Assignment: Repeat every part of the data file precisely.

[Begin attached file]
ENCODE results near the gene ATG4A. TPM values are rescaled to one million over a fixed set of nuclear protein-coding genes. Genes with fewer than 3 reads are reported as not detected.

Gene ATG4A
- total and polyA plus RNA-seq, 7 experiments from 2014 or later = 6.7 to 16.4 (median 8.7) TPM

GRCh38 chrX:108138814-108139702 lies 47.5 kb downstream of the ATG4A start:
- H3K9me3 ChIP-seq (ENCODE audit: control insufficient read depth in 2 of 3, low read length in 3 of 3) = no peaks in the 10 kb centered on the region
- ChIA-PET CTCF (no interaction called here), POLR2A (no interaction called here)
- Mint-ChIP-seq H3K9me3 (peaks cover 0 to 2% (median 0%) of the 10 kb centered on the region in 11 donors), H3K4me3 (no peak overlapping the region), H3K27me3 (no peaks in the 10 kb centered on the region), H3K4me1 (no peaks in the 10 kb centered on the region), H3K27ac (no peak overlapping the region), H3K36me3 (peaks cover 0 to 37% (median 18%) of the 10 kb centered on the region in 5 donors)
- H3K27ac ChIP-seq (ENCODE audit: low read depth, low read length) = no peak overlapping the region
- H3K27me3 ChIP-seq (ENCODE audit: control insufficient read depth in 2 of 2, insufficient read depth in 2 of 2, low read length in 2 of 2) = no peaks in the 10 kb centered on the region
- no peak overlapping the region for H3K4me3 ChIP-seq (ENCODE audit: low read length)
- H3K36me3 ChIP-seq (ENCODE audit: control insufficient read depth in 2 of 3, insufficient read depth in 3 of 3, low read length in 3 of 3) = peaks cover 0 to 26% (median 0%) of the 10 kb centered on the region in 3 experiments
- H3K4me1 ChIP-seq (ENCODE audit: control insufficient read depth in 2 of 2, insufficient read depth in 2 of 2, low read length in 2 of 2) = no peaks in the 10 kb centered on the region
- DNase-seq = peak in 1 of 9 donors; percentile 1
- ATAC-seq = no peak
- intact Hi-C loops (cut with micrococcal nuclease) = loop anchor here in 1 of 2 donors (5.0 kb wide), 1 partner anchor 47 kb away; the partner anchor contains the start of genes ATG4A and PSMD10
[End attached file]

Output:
ENCODE results near the gene ATG4A. TPM values are rescaled to one million over a fixed set of nuclear protein-coding genes. Genes with fewer than 3 reads are reported as not detected.

Gene ATG4A
- total and polyA plus RNA-seq, 7 experiments from 2014 or later = 6.7 to 16.4 (median 8.7) TPM

GRCh38 chrX:108138814-108139702 lies 47.5 kb downstream of the ATG4A start:
- H3K9me3 ChIP-seq (ENCODE audit: control insufficient read depth in 2 of 3, low read length in 3 of 3) = no peaks in the 10 kb centered on the region
- ChIA-PET CTCF (no interaction called here), POLR2A (no interaction called here)
- Mint-ChIP-seq H3K9me3 (peaks cover 0 to 2% (median 0%) of the 10 kb centered on the region in 11 donors), H3K4me3 (no peak overlapping the region), H3K27me3 (no peaks in the 10 kb centered on the region), H3K4me1 (no peaks in the 10 kb centered on the region), H3K27ac (no peak overlapping the region), H3K36me3 (peaks cover 0 to 37% (median 18%) of the 10 kb centered on the region in 5 donors)
- H3K27ac ChIP-seq (ENCODE audit: low read depth, low read length) = no peak overlapping the region
- H3K27me3 ChIP-seq (ENCODE audit: control insufficient read depth in 2 of 2, insufficient read depth in 2 of 2, low read length in 2 of 2) = no peaks in the 10 kb centered on the region
- no peak overlapping the region for H3K4me3 ChIP-seq (ENCODE audit: low read length)
- H3K36me3 ChIP-seq (ENCODE audit: control insufficient read depth in 2 of 3, insufficient read depth in 3 of 3, low read length in 3 of 3) = peaks cover 0 to 26% (median 0%) of the 10 kb centered on the region in 3 experiments
- H3K4me1 ChIP-seq (ENCODE audit: control insufficient read depth in 2 of 2, insufficient read depth in 2 of 2, low read length in 2 of 2) = no peaks in the 10 kb centered on the region
- DNase-seq = peak in 1 of 9 donors; percentile 1
- ATAC-seq = no peak
- intact Hi-C loops (cut with micrococcal nuclease) = loop anchor here in 1 of 2 donors (5.0 kb wide), 1 partner anchor 47 kb away; the partner anchor contains the start of genes ATG4A and PSMD10